Judge Keeps Batman Massacre Case on Track

     DENVER (CN) — Cinemark Theaters cannot dismiss wrongful-death and premises-liability charges from 27 victims and relatives of victims of the Batman movie massacre, a judge ruled.
     Cinemark attorney John Roach told Pueblo County Judge Phillip Douglass and a jury of five men and two women that the lawsuit unreasonably asked Cinemark to foresee the unforeseeable. Roach, a former NBA player and now an appeals specialist, told the court that Cinemark would not have been able to thwart Holmes with added security.
     “This court is not in a vacuum,” Roach said in court Friday. “The threshold question for the court is whether Cinemark should have known the likelihood of a violent crime.”
     During the first week of the civil trial, the plaintiffs cited crime rates in the theater’s Aurora neighborhood and said Cinemark should have anticipated the possibility of a criminal incident.
     Cinemark’s attorneys answered that Aurora was listed as No. 9 on the Forbes magazine list of America’s safest cities, and that an annual FBI report found it the safest large city in the state.
     “The plaintiffs presented evidence of cap scores,” Roach said. “A cap score involves any crime 3 miles near the theater. Like, a teenager breaks a car window. The cap score is a red herring. It’s immaterial.”
     Roach also cited a Department of Homeland Security memo sent to theaters across the country months before the shooting. The memo, which warned theaters that they could be targeted for terrorist activity, was excluded from evidence by Judge Douglass before the trial began. Roach said this was a fatal blow to plaintiffs’ case.
     “It’s clear that plaintiffs were relying only on the Department of Homeland Security document,” Roach said. “[Plaintiffs’ attorney] Bern waived that document in front of the TV cameras repeatedly before this started.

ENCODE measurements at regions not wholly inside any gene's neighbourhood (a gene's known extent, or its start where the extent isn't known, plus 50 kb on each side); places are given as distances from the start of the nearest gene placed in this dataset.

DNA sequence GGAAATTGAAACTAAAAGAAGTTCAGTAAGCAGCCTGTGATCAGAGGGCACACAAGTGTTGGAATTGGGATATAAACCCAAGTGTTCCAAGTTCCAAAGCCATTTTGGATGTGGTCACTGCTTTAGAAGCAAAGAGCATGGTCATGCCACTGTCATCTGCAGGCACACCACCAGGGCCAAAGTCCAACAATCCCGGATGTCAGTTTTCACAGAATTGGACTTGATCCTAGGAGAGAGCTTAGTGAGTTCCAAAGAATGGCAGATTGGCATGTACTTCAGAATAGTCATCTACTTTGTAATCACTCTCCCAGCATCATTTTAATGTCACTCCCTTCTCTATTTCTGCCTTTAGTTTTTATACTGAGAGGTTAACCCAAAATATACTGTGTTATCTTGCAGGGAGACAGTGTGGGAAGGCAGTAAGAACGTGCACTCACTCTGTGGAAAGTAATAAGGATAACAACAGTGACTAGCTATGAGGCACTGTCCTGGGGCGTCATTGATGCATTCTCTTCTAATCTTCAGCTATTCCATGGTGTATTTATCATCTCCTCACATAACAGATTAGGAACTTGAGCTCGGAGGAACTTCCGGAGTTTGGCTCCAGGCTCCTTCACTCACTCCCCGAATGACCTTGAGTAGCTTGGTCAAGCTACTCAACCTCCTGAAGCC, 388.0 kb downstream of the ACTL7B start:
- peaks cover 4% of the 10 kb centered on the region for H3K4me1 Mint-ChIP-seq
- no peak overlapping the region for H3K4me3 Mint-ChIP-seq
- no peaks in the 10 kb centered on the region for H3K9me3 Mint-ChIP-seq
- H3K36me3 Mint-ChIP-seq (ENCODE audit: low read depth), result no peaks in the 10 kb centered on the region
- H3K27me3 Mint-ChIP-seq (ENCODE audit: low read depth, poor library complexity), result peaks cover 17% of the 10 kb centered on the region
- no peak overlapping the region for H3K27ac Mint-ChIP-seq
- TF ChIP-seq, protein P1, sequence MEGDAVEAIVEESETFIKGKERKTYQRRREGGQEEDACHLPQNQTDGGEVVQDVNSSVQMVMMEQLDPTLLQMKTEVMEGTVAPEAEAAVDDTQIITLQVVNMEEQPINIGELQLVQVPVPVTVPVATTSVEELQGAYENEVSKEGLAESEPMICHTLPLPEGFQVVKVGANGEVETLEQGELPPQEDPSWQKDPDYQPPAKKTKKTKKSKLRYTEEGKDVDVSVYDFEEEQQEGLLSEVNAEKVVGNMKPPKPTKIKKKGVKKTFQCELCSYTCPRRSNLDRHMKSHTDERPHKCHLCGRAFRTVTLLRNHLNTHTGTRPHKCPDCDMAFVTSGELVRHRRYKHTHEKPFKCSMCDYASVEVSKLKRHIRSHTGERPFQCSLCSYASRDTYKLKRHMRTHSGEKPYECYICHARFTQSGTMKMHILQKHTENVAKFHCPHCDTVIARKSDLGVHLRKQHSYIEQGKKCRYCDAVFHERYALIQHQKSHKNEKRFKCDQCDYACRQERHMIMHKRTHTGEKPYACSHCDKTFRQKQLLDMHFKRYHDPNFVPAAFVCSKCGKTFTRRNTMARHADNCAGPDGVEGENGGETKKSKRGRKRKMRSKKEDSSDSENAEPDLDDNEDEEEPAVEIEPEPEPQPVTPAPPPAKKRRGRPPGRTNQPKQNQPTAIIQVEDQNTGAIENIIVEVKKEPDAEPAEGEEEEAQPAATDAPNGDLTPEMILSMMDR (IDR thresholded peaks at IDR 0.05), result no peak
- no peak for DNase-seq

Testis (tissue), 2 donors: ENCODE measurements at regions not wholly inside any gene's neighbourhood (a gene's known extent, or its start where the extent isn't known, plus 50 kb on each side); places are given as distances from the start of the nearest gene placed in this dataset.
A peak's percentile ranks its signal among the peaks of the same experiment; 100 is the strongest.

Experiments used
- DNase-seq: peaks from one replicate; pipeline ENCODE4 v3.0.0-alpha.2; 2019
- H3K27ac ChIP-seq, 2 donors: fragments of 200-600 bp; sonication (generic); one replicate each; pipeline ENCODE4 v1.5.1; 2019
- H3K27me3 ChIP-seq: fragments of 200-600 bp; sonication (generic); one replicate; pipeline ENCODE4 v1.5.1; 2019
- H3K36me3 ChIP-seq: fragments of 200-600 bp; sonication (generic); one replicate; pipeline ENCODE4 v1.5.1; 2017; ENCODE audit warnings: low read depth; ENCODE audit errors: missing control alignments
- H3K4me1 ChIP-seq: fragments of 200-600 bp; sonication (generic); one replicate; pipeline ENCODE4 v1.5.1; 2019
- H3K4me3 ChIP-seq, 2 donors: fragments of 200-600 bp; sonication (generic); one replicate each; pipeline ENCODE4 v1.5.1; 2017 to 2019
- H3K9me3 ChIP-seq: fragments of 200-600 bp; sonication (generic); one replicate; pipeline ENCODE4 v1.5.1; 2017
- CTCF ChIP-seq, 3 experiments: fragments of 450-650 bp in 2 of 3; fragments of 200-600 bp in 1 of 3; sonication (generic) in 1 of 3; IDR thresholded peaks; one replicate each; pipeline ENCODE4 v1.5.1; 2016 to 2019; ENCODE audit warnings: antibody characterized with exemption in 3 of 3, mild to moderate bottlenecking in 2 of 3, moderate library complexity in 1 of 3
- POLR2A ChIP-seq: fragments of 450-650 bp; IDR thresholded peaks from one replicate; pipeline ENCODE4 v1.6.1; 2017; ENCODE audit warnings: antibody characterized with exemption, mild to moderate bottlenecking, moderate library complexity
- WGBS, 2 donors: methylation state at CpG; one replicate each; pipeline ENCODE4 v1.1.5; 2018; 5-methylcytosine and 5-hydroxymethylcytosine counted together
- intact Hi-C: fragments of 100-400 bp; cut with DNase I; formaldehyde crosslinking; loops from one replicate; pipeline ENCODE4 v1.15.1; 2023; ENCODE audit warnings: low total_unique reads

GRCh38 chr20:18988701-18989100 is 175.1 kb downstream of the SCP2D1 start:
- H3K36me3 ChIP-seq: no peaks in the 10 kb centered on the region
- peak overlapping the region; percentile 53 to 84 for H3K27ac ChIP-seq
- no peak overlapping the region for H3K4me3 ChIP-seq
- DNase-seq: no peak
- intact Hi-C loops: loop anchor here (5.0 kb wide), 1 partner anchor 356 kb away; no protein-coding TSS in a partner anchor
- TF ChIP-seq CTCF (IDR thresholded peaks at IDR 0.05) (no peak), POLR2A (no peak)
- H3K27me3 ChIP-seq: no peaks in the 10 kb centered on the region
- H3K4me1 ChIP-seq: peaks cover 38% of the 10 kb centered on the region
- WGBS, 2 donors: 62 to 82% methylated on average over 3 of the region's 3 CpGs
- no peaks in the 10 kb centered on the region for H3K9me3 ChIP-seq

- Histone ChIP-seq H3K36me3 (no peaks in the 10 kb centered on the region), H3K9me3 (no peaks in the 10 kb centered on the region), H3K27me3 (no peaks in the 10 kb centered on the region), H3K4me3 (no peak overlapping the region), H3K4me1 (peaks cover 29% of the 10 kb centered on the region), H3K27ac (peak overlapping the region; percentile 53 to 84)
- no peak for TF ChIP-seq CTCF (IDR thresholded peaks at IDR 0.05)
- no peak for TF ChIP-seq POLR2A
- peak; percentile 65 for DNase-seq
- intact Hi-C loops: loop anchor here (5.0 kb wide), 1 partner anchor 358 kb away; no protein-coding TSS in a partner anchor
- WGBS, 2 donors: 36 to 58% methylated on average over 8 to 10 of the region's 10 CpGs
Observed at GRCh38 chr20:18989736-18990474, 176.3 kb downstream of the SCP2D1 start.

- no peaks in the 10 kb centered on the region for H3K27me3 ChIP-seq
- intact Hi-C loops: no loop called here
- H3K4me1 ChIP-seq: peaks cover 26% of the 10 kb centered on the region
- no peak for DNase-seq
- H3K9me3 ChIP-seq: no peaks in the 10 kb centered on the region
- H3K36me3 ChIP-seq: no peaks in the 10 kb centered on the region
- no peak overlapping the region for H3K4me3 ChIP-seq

“Plaintiffs have not offered any expert testimony. [Cinemark’s] guidance policies are generally used by good companies across the world.
     “A widely motivated armed to the teeth killer with enough firepower to take out a small municipality with no plans to return home to a bomb-infused apartment … he couldn’t have been deterred by a camera. A camera doesn’t deter armed robberies across the country.”
     Douglass asked Roach what his argument meant in regard to the standard of care expected from movie theaters.
     “If I look to Cinemark’s policies, which include workplace violence, and said that it’s foreseeable because they have a policy … how does that affect standard of care?” Douglass asked. “Do they have to have a Ft. Knox-like security?”
     “It has to be a responsible response to a foreseeable circumstance,” Roach replied.
     Plaintiff’s attorney Ken Citron said Cinemark was misinterpreting the scope of premises liability under Colorado’s Premises Liability Act.
     While a shooting like the July 20, 2012, massacre had never happened in a theater before, Citron said, occurrence of a violent event was not the only way to establish a dangerous condition.
     “The premises liability law is clear,” Citron said. “A danger on the premises need not be limited to a violent act. The defendants are arguing too narrow standards of foreseeability.”
     Douglass found that a jury could reasonably find Cinemark at fault, and denied Cinemark’s motion.
     In the first week of the trial, the crux of plaintiffs’ case has come down to whether it would have been reasonable for Cinemark to have anticipated an attack and secured the theater.
     James Holmes murdered 12 people and wounded 70 in the attack during the midnight premier of “The Dark Knight Rises.” He propped open an exit door, armed himself in his car and returned to commit mass murder. The plaintiffs say Cinemark was negligence because the door lacked a silent alarm, and the theater chain failed to hire extra security for the anticipated full house, who could have detected the open door or deterred Holmes, who is spending life in prison.
     The trial is expected to last two more weeks. If the jury unanimously decides Cinemark was partly to blame for the shooting, a new jury will decide how much each victim should be paid.

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